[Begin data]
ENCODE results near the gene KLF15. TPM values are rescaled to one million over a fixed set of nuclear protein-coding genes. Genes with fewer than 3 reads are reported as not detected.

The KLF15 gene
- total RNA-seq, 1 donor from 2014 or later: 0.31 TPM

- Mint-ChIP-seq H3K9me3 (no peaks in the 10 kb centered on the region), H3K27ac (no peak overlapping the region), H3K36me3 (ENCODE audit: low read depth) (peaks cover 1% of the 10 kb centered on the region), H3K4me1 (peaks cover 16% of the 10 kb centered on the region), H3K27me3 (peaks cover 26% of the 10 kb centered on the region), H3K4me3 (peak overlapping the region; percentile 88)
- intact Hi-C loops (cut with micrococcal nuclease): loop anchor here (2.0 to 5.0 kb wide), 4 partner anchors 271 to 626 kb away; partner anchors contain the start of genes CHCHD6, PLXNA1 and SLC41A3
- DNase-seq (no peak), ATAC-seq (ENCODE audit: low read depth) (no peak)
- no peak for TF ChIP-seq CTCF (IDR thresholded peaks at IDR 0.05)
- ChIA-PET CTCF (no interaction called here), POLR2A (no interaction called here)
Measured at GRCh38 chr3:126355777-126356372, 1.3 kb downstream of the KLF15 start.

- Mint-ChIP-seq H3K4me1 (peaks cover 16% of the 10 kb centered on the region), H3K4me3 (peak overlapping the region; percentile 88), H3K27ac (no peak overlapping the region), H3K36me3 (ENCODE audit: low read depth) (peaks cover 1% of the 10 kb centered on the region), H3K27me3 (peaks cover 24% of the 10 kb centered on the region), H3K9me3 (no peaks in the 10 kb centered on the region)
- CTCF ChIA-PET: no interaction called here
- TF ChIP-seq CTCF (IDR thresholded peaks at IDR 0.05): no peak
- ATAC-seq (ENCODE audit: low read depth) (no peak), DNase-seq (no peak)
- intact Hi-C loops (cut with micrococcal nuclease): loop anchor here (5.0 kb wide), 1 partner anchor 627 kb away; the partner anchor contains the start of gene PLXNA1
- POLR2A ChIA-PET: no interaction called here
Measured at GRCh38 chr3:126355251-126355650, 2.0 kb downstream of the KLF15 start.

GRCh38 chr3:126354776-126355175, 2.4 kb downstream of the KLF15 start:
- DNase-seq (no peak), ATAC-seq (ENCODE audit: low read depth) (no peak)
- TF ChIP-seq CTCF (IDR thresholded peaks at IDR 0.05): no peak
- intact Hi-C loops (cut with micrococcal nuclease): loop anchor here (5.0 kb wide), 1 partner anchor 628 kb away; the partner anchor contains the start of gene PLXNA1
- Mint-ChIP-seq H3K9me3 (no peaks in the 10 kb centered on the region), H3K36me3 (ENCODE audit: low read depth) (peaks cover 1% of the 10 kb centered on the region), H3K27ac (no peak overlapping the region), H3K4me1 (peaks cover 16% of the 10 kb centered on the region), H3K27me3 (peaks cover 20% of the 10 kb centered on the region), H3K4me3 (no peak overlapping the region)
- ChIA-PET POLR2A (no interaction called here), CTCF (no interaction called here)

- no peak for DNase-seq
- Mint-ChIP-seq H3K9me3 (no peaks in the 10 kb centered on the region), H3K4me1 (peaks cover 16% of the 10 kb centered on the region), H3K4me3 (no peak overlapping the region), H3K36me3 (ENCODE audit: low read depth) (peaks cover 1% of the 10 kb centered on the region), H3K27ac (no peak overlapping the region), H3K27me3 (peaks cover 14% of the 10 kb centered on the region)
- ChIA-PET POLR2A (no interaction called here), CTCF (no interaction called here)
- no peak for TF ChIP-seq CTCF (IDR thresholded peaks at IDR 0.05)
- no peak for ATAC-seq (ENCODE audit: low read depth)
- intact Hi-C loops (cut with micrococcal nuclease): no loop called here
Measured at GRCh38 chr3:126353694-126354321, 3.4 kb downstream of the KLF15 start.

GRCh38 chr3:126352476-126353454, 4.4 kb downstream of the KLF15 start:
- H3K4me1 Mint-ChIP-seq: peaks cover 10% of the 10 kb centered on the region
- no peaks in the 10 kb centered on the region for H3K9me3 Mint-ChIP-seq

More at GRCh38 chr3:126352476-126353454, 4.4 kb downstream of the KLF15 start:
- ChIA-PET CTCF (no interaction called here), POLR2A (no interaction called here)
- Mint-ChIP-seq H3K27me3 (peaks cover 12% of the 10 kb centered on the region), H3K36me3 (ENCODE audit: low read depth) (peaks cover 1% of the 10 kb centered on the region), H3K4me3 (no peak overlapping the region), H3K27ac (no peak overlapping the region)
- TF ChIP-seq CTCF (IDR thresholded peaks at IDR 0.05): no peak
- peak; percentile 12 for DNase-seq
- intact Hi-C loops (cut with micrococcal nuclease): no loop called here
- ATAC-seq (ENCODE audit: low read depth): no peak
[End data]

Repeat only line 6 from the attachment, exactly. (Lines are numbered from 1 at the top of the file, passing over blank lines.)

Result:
- DNase-seq (no peak), ATAC-seq (ENCODE audit: low read depth) (no peak)